Reconciling the Holidays 2016
Whether one celebrates Christmas, Hanukkah or any other festive holiday, this time of year brings up emotions. As my father left his physical body on Christmas, it’s a particularly reflective time for me. Whether we are with family or friends exchanging gifts or having meals together, the holidays are meant to be a time for celebration.
As I am driving south on the 101 to work, I notice an increase in the amount of homeless living on the side of the freeway than four years ago, when my work required increased time spent driving to downtown Los Angeles. I see a makeshift toilet, battered and ripped tents & frayed blankets next to people’s “homes” and I can’t help but wonder what it must feel like to be living in the rain, during the holiday season, with no home.
We are shooting nights downtown and the pounding of the rain begins just as all the gear needs to start the move to the filming location from the base camp. I find the rain magical but can’t help but think of the people on the streets. In the morning after “wrap” has been called, when the sun has risen and I can wander alone, I hang my camera on my left shoulder, as I have been doing since I was 10 years old. I hang a Trader Joes bag filled with food on my right shoulder as I walk with my orange umbrella. I begin to walk the streets around San Pedro near 10th street, as I have to stay close to the location.
I meet Jeffrey who tells me “I’m doing the best I can” and “It is what it is” and manages a genuine smile. I offer him some food and he is so very grateful.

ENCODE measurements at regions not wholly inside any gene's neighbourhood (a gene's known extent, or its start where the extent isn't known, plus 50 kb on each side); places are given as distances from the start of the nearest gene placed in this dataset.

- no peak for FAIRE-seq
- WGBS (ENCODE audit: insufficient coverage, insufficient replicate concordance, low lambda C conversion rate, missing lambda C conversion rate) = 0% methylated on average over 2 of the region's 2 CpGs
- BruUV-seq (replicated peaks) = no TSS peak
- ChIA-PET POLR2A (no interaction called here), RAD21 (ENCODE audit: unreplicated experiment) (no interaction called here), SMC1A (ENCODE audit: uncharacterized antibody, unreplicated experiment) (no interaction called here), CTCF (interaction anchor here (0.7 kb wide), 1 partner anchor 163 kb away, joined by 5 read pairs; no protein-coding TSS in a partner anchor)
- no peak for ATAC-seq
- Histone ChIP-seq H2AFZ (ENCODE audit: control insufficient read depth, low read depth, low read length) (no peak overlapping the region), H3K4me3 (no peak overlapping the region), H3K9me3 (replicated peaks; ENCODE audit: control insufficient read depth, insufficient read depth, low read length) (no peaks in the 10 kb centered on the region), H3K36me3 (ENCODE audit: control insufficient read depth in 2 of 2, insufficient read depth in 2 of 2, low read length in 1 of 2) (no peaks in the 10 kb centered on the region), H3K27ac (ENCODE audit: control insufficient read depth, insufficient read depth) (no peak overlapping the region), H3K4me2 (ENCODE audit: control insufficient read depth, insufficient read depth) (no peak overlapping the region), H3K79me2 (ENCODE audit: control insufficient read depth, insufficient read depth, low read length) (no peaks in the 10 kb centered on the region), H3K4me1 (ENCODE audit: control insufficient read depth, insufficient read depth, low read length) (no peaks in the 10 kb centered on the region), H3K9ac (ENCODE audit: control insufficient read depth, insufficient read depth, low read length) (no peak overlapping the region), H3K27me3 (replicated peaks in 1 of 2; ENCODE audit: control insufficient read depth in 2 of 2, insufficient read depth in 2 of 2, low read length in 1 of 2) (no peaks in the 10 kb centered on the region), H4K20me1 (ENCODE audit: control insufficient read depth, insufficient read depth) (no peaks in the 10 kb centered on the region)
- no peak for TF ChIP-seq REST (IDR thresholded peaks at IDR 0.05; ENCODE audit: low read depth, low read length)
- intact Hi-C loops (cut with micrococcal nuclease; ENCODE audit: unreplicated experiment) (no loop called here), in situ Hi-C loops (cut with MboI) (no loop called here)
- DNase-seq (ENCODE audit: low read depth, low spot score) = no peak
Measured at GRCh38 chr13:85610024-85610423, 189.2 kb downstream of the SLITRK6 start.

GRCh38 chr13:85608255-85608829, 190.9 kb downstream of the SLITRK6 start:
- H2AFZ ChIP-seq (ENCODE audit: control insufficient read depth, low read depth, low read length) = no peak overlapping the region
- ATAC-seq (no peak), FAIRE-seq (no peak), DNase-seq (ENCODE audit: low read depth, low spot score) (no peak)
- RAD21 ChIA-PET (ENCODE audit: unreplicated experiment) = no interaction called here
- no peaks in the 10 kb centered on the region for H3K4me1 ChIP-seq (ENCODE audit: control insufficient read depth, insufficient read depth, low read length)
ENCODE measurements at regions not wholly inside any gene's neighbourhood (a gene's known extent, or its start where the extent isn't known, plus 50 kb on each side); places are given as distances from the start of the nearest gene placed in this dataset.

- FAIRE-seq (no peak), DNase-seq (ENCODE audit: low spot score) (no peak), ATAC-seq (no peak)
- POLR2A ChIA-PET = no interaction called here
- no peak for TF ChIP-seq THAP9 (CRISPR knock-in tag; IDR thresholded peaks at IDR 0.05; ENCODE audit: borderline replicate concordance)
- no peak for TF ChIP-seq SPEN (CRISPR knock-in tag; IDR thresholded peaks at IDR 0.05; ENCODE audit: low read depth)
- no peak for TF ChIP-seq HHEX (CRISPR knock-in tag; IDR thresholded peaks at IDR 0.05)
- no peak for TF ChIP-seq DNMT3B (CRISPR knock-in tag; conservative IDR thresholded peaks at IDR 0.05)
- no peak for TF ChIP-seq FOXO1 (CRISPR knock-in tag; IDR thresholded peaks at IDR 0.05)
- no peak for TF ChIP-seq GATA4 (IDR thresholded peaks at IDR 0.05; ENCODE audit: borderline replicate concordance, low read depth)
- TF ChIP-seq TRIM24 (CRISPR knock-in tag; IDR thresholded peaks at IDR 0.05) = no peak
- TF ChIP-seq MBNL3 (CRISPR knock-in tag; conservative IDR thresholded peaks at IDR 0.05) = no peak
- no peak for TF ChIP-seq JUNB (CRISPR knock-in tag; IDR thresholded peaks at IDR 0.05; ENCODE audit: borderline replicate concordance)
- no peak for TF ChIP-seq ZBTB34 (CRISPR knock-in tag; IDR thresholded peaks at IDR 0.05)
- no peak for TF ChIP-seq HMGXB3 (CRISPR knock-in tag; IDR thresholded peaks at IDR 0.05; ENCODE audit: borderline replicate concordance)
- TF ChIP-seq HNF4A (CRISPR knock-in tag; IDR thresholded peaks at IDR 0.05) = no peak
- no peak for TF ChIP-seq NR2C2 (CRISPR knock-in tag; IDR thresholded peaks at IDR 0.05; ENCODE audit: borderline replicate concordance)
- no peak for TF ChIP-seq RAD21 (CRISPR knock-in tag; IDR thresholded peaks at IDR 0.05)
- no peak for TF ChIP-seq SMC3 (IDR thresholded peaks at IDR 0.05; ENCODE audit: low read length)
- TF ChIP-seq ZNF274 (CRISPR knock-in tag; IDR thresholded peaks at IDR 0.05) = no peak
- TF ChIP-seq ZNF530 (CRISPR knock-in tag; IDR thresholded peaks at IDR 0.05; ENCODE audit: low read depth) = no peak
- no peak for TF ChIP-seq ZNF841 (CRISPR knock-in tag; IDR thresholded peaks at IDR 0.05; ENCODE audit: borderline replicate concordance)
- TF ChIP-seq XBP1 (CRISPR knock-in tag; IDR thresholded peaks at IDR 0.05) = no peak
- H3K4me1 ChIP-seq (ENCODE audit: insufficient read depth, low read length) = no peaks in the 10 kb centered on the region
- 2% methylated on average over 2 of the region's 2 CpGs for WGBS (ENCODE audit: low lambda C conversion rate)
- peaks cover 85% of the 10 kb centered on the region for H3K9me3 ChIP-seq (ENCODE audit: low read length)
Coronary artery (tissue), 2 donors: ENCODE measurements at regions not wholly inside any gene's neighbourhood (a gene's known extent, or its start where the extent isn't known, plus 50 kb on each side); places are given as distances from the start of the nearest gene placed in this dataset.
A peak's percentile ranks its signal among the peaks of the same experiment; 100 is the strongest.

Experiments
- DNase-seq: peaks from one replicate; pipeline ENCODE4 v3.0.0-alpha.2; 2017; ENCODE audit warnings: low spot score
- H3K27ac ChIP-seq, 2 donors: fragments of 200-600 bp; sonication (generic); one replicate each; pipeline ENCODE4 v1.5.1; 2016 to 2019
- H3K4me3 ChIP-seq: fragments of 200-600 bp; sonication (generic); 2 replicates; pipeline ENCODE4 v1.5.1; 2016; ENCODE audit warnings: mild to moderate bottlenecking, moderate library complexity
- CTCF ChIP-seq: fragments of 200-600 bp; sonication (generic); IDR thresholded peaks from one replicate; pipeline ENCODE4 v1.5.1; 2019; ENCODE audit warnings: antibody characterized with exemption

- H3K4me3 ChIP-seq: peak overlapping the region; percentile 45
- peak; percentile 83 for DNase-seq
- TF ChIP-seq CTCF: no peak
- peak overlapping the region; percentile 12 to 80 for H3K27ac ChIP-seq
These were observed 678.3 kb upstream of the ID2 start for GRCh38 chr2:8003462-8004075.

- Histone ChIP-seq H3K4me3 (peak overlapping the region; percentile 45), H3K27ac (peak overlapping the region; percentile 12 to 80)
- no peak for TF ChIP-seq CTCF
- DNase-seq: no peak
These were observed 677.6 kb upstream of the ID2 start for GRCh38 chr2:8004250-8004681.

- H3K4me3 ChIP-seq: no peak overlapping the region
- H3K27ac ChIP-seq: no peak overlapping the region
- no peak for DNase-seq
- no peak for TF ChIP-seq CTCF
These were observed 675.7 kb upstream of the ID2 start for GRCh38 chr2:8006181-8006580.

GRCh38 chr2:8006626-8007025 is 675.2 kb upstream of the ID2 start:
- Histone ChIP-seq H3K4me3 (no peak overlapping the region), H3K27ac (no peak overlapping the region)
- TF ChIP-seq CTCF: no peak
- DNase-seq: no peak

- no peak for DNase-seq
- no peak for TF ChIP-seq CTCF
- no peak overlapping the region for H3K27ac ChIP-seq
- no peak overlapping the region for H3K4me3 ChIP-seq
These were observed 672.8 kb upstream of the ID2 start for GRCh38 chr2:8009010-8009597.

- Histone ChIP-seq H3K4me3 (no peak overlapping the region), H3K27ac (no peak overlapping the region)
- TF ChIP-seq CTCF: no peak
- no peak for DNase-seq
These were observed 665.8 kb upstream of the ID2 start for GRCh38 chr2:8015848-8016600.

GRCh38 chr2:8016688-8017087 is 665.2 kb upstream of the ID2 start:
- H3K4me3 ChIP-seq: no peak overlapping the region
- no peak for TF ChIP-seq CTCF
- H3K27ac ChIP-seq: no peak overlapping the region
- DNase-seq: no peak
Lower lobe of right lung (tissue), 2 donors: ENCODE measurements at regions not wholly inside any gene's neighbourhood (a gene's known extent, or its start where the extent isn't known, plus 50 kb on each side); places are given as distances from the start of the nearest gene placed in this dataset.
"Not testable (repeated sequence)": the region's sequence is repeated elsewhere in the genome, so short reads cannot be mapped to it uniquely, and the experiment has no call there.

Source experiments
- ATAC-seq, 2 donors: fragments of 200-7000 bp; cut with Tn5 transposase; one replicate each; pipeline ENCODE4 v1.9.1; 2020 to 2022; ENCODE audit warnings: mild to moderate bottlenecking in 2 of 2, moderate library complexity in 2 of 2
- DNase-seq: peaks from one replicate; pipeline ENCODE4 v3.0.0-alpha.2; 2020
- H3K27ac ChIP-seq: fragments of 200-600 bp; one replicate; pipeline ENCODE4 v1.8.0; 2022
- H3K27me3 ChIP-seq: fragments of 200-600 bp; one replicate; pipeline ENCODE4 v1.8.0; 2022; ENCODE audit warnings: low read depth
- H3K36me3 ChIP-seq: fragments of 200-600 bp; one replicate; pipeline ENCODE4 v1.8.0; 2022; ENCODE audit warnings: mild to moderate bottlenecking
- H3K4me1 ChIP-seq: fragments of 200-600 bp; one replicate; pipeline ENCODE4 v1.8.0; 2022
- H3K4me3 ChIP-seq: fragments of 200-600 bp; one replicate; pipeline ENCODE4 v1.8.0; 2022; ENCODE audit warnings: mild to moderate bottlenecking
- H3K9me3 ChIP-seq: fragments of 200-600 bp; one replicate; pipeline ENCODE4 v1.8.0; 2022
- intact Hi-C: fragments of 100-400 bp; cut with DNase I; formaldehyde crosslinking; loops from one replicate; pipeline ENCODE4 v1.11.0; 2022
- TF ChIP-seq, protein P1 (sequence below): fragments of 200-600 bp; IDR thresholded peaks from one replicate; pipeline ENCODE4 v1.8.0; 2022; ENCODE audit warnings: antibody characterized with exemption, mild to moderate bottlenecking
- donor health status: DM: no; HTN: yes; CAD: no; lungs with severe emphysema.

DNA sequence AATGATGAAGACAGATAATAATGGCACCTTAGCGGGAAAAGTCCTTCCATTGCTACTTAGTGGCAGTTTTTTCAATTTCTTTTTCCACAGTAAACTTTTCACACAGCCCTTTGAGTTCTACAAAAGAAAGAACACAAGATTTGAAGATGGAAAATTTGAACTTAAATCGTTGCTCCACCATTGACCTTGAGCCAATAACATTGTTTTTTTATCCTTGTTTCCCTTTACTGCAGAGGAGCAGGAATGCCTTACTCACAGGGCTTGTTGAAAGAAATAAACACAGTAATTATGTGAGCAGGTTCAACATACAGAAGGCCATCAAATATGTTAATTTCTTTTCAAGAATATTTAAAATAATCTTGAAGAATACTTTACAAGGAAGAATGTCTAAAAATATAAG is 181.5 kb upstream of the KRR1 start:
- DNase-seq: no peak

Next I stop to speak to Cheryl, a woman pushing a shopping cart down 11th Street. She tells me “my husband beat me up.” And she has lupus and cancer. When she shares with me that she was in a relationship where she was abused, I immediately open up and tell her my mother was too. “I’m doing my own thing” she says and asks me if I have any chocolate. “I knew someone would want chocolate” I think to myself and reaching into my bag, I find the chocolate bar I added to my stash and hand it to her.
I speak to Ernestine, who has four children: Tamisha, Latary, Laterrier, & Tomika. It’s challenging to understand everything she is saying but she thanks me for the food as well.
There is so much suffering in the world and I am pondering how to reconcile that some of us live in abundance with magic all around. Yet how do we remain grateful and happy, knowing people are in pain or even anguish? People right near by. People that I see sleeping on & walking down 7th Street as the van shuttles crew members from base camp to set.
It’s a corrosive attitude to think of the homeless as others. The only thing I can do at this very moment is to take action and hand out food to the different people I meet as I walk along the streets, as the rain is coming down heavy on all of us. “Feed each other” – Yogi Bhajan, master of Kundalini yoga and my spiritual teacher, taught us. There is a spiritual imperative in my belief system that says help others. So, that I do. When I’m home in bed later that evening, I feel blessed and content that I could help a few people today during my work day.